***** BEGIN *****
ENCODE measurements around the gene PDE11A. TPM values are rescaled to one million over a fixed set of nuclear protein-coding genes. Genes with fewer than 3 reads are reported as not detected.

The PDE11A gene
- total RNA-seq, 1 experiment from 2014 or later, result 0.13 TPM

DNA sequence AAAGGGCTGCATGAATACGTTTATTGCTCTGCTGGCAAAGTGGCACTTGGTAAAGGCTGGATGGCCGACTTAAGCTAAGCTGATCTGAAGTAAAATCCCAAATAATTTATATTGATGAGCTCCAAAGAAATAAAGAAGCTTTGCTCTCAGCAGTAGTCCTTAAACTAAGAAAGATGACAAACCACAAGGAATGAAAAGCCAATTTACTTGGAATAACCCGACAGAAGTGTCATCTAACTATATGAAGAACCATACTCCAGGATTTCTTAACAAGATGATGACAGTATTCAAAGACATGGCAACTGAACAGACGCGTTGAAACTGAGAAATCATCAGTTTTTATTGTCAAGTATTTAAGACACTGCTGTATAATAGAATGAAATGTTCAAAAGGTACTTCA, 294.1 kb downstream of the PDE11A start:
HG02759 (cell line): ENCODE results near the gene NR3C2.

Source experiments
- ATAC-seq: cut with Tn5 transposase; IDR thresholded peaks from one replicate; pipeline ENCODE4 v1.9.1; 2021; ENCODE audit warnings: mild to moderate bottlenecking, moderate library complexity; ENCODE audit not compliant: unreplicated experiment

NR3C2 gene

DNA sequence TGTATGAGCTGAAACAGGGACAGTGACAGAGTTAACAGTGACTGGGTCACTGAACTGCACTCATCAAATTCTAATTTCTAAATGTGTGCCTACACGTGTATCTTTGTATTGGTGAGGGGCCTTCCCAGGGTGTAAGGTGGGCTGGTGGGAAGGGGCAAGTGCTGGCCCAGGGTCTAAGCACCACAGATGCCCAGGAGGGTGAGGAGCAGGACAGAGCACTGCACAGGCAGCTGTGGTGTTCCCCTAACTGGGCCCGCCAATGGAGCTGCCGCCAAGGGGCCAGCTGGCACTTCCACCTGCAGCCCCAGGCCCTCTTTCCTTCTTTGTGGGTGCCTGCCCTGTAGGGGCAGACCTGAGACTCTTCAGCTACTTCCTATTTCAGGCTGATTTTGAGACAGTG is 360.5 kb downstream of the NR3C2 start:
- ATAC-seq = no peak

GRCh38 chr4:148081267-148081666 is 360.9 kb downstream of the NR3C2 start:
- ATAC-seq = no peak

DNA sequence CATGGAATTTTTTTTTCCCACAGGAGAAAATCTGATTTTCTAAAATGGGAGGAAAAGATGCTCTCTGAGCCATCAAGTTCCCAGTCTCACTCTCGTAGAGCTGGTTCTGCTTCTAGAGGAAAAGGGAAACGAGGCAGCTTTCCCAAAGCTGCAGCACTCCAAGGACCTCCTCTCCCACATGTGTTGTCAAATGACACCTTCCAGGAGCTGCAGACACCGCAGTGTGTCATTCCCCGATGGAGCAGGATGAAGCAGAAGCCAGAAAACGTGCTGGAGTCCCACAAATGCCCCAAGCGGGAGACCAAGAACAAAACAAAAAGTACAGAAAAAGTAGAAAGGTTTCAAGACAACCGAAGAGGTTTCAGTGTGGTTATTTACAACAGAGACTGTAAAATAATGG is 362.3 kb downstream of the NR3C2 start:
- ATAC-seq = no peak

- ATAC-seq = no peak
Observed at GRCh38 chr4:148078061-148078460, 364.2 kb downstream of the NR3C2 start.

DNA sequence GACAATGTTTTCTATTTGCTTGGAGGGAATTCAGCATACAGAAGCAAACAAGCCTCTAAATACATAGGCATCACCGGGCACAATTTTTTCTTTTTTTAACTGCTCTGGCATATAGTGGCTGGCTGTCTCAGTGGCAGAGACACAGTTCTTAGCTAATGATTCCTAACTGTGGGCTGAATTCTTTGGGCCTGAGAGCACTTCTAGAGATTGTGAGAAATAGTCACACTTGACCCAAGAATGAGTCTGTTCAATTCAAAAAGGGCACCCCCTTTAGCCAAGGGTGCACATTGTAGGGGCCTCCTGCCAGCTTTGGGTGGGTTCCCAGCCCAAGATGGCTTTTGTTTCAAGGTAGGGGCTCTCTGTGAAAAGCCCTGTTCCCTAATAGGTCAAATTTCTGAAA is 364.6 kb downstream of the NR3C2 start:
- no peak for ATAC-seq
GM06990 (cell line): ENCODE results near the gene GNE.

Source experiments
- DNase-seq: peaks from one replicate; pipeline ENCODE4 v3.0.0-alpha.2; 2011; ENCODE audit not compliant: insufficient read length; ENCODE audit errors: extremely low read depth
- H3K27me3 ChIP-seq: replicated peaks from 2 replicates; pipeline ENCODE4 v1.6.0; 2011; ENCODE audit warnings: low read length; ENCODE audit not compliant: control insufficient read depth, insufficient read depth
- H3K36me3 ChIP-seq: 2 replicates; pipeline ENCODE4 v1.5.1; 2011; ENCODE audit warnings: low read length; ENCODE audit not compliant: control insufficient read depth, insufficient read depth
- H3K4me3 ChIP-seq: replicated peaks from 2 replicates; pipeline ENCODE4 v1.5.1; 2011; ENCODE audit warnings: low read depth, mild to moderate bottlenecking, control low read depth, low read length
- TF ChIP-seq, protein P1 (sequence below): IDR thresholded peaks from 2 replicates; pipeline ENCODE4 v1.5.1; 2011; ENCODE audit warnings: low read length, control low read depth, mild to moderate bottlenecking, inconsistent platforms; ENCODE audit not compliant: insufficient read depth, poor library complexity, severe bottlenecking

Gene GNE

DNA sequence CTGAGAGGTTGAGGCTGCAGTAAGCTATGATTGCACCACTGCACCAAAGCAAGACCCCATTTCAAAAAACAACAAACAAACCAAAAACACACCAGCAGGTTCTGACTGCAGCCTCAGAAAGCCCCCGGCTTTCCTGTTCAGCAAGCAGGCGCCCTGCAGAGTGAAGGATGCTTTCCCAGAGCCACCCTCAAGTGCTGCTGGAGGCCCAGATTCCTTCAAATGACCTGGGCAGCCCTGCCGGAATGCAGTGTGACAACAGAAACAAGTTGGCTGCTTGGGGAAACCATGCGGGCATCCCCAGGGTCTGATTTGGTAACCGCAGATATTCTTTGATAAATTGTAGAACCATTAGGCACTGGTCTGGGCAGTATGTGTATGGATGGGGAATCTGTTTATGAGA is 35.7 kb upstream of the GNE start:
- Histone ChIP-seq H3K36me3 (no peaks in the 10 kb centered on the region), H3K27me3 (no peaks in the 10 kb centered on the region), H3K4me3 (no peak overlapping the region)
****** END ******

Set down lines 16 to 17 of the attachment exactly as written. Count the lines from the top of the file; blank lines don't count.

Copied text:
Observed at GRCh38 chr4:148078061-148078460, 364.2 kb downstream of the NR3C2 start.

DNA sequence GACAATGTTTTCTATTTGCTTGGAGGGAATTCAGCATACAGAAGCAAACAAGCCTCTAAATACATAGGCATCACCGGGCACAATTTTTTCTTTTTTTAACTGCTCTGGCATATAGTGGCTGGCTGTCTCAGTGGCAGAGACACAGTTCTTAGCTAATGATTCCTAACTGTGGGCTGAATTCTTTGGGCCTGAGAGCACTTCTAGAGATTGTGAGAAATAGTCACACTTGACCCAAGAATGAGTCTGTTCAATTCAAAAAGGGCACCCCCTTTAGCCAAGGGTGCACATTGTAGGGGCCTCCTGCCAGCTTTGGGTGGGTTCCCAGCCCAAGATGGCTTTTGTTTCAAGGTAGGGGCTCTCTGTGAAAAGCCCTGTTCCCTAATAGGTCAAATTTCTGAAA is 364.6 kb downstream of the NR3C2 start: